Canada will require all passenger cars, four wheel drives, crossovers and light trucks sold in the country by 2035 to be zero-emission vehicles (ZEVs), part of the federal government’s overall plan to combat climate change.

ZEVs must make up at least 20 per cent of all cars sold by 2026 and at least 60 per cent by 2030, according to the regulations released on Tuesday.

Electric vehicles (EVs) currently make up about 12.1 per cent of Canada’s new vehicle sales.

Environment Minister Steven Guilbeault said the regulations would provide the country’s automobile industry with the certainty it needed to address the issue of limited EV availability.

“[This decision] ensures Canadians have access to our fair share of the global supply of these vehicles,” he said.

Transportation accounts for about 22 per cent of Canada’s greenhouse gas emissions.

The rules are similar to those adopted by the US state of California, which says 100 per cent of new cars sold in 2035 must be plug-in hybrid electric vehicles (PHEV), EVs or vehicles powered by hydrogen fuel cells.

A total of 17 US states have also agreed to adopt those regulations.

Global EV sales now make up about 13 per cent of all vehicle sales and are likely to rise to between 40 and 45 per cent of the market by the end of the decade, according to the Paris-based International Energy Agency.

According to the data platform Statista, Tesla accounted for 36.7 per cent of EV sales in Canada in 2022, with Hyundai in second place with 11.1 per cent.

The Canadian automobile industry says the regulations are too ambitious, noting the higher cost of electric vehicles.

It also complains that the country’s charging network is incomplete, especially in rural areas. Canada, the world’s second-largest country by land area, has a population of just 40 million people.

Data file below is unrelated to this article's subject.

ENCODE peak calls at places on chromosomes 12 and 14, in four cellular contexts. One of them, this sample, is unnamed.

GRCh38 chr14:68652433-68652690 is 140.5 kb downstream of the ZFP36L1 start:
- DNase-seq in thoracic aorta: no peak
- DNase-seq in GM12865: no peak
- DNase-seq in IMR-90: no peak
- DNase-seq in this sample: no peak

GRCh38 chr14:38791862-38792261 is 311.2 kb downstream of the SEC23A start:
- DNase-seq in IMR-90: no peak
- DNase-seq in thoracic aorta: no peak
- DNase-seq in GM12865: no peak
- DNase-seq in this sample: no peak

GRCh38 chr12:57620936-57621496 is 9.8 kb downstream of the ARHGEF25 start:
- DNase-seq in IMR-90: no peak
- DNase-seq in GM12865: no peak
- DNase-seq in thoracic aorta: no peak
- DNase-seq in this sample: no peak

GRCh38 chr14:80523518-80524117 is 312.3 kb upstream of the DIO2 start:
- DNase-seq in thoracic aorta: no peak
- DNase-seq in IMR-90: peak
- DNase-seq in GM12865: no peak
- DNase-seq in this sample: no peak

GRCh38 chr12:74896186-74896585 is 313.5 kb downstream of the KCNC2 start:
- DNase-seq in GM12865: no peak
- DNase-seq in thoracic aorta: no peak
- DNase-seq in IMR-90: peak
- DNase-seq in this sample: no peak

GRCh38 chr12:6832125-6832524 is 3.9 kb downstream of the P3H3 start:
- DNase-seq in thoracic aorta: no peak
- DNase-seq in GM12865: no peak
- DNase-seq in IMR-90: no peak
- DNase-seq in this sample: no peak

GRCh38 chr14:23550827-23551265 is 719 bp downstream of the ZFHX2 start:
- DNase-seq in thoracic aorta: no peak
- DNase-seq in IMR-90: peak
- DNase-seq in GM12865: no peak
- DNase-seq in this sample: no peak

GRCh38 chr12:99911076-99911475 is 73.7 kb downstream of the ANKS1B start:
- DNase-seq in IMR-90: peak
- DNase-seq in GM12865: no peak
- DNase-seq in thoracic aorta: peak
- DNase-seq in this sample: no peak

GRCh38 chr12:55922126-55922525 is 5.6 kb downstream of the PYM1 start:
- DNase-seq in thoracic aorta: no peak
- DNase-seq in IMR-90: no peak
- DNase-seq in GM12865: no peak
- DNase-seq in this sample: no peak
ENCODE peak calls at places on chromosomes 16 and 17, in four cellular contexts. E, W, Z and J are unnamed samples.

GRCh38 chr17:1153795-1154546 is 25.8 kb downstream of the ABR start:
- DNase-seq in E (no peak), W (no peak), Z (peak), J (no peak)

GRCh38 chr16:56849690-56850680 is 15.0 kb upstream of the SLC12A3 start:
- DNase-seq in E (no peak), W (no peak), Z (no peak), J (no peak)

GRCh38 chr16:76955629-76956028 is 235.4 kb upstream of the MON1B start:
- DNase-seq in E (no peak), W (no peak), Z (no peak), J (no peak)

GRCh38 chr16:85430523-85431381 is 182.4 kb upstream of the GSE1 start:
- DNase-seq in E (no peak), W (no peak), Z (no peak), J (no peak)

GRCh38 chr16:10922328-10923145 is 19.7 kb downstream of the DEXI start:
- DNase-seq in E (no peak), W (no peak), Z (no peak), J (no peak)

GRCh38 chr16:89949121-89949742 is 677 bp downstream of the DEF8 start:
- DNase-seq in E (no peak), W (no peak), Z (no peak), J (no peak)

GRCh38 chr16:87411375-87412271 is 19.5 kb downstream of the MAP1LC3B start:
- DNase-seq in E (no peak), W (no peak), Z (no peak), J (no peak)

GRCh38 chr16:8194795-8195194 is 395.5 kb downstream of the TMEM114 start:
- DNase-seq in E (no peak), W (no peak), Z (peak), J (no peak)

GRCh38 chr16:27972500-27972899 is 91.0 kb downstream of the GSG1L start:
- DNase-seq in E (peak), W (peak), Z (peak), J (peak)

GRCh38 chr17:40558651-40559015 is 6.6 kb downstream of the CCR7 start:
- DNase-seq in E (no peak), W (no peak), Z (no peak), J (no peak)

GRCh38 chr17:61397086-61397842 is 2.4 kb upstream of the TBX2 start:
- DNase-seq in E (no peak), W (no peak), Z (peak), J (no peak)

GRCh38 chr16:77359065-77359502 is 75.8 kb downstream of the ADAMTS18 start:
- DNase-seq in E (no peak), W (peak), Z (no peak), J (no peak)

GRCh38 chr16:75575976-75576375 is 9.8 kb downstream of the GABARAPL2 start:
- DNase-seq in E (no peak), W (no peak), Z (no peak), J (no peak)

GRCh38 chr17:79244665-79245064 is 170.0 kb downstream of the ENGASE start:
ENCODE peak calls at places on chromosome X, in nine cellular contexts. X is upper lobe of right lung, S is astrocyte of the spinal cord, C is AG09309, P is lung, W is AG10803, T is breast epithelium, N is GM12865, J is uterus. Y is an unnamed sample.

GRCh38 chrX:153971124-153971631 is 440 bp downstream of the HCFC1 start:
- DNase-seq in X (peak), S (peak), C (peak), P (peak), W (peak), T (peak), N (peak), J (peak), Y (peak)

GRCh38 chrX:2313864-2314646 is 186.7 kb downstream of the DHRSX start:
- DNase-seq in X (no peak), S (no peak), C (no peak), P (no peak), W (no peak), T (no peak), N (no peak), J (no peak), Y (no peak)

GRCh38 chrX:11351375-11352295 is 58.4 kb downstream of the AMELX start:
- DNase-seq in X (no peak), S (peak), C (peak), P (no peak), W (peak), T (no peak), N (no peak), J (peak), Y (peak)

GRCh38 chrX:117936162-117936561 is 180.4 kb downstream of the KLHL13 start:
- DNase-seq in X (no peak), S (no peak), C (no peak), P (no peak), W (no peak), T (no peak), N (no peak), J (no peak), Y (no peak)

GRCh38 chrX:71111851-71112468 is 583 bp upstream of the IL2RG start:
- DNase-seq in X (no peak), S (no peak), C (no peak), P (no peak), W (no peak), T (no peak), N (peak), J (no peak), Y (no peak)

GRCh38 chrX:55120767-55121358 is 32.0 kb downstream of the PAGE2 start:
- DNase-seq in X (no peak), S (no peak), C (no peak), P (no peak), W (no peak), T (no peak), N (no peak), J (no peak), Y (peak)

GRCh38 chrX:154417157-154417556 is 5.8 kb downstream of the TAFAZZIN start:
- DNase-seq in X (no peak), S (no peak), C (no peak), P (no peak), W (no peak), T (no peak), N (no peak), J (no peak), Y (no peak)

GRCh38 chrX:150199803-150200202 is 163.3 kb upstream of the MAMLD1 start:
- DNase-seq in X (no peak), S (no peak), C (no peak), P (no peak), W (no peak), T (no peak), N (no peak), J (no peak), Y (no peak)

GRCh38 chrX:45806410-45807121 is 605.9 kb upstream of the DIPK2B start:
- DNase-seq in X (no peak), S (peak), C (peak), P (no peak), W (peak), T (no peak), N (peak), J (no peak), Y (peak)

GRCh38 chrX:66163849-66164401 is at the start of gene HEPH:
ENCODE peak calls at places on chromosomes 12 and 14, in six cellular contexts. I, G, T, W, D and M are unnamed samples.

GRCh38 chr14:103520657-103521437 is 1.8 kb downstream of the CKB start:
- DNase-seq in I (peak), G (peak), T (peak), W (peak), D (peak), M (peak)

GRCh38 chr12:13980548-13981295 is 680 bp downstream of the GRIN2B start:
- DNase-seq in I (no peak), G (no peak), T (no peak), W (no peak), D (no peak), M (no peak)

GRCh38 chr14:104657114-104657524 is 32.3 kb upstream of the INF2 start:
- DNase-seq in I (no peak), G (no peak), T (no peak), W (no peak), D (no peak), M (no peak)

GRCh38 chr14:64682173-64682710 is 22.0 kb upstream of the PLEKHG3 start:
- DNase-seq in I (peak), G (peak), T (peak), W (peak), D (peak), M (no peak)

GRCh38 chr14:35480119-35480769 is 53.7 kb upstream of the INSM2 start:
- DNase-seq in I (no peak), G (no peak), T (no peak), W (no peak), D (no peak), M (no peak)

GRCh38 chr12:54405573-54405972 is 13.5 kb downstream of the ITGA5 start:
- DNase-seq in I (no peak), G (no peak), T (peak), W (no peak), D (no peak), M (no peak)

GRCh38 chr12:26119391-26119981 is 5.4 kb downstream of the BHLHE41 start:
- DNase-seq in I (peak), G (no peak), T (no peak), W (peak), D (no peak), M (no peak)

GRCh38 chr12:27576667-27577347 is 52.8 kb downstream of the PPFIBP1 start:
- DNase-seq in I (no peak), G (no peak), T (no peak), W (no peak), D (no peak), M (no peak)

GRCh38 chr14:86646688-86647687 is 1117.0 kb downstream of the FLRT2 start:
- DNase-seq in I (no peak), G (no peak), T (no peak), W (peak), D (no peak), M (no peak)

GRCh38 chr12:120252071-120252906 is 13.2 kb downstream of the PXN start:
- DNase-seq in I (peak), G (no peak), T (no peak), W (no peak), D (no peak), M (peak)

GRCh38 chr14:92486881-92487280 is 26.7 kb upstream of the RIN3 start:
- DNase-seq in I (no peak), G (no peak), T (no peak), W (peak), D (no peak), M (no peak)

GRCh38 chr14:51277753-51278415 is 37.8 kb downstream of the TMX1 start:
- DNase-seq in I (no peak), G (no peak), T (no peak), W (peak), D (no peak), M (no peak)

“Achieving higher ZEV sales levels depends on favourable market conditions, stronger consumer purchase incentives … widespread charging infrastructure [and] expanded grid capacity,” said Brian Kingston, president of the Canadian Vehicle Manufacturers’ Association.

The government’s charging effort is focused on building EV ports in populous public areas and multi-family residential buildings, which experts warn may not be enough to rapidly increase adoption.

In an effort to address complaints that EVs are impractical in remote and northern areas, where cold conditions can cut the efficiency of batteries, PHEVs with an all-electric range of 80 kilometres or more will remain eligible for sale in 2035 and beyond.

Canada has missed every emissions-reduction target it has ever set.

Prime Minister Justin Trudeau says fighting climate change is one of his Liberal government’s top priorities.

The country’s environment commissioner last month said the government’s emissions-reduction plan was flawed and would not reach the target of cutting greenhouse gas output by 40 to 45 per cent below the 2005 level by 2030.

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